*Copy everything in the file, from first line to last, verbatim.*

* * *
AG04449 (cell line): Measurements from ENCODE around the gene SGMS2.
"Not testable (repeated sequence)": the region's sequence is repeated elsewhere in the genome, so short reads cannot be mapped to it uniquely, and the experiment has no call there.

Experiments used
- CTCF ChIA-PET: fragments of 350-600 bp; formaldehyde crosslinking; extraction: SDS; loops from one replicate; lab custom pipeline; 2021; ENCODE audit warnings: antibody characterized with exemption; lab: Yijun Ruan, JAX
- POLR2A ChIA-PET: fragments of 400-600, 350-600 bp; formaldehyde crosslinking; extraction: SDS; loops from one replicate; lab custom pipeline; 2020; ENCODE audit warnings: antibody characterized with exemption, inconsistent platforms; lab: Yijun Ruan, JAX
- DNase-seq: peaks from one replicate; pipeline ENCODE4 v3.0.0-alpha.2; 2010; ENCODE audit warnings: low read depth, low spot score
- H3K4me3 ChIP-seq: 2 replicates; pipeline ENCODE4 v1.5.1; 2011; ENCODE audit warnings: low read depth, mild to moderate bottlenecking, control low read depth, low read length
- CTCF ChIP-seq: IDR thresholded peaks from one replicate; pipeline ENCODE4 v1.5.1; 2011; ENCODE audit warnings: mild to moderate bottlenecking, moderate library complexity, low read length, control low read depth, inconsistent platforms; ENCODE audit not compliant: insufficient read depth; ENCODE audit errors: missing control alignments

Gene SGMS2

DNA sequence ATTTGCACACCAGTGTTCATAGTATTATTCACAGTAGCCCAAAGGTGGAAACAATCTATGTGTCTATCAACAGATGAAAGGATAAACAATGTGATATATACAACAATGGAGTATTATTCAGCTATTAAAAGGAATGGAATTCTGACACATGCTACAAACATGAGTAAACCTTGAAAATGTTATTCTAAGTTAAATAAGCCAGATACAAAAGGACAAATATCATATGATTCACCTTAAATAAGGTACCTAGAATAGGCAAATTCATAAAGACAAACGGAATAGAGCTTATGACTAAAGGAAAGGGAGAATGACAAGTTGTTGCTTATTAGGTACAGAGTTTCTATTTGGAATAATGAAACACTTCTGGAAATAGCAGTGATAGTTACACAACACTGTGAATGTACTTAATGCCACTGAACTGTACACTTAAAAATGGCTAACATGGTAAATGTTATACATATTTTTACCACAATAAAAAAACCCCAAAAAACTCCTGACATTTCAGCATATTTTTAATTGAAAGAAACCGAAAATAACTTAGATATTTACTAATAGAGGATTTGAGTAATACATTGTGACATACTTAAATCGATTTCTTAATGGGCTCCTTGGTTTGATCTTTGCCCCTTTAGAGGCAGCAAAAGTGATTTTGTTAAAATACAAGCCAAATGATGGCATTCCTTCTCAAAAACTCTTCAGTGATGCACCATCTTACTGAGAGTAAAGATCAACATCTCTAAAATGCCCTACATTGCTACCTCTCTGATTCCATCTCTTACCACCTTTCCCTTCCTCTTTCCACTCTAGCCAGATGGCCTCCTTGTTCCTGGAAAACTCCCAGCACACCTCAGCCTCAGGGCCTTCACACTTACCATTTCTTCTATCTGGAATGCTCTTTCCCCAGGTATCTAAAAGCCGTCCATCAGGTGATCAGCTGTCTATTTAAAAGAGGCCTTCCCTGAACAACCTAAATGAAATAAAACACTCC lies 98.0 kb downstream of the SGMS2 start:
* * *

AG04449 (cell line): Measurements from ENCODE around the gene SGMS2.
"Not testable (repeated sequence)": the region's sequence is repeated elsewhere in the genome, so short reads cannot be mapped to it uniquely, and the experiment has no call there.

Experiments used
- CTCF ChIA-PET: fragments of 350-600 bp; formaldehyde crosslinking; extraction: SDS; loops from one replicate; lab custom pipeline; 2021; ENCODE audit warnings: antibody characterized with exemption; lab: Yijun Ruan, JAX
- POLR2A ChIA-PET: fragments of 400-600, 350-600 bp; formaldehyde crosslinking; extraction: SDS; loops from one replicate; lab custom pipeline; 2020; ENCODE audit warnings: antibody characterized with exemption, inconsistent platforms; lab: Yijun Ruan, JAX
- DNase-seq: peaks from one replicate; pipeline ENCODE4 v3.0.0-alpha.2; 2010; ENCODE audit warnings: low read depth, low spot score
- H3K4me3 ChIP-seq: 2 replicates; pipeline ENCODE4 v1.5.1; 2011; ENCODE audit warnings: low read depth, mild to moderate bottlenecking, control low read depth, low read length
- CTCF ChIP-seq: IDR thresholded peaks from one replicate; pipeline ENCODE4 v1.5.1; 2011; ENCODE audit warnings: mild to moderate bottlenecking, moderate library complexity, low read length, control low read depth, inconsistent platforms; ENCODE audit not compliant: insufficient read depth; ENCODE audit errors: missing control alignments

Gene SGMS2

DNA sequence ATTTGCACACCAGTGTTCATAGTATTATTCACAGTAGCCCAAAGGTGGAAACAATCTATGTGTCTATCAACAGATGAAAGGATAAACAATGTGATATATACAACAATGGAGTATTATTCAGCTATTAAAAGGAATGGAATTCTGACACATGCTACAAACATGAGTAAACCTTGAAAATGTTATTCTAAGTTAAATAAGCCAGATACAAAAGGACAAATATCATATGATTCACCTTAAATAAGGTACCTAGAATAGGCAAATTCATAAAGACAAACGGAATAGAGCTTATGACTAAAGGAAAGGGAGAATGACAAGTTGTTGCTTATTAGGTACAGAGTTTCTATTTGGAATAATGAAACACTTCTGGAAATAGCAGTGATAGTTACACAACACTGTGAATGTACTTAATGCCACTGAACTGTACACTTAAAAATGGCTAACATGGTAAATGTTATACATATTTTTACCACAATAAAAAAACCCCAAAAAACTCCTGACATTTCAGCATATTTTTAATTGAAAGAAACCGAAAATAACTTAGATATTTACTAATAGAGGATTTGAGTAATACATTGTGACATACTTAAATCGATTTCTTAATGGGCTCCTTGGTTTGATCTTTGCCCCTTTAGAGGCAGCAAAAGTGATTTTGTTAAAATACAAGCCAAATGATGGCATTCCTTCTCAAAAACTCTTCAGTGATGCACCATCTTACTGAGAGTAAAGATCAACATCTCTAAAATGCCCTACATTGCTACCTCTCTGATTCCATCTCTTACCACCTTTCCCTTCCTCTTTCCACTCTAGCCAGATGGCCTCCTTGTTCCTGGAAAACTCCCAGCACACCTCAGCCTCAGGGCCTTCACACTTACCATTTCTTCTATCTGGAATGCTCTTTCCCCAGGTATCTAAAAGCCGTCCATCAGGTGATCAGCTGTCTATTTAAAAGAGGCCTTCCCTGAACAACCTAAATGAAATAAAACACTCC lies 98.0 kb downstream of the SGMS2 start: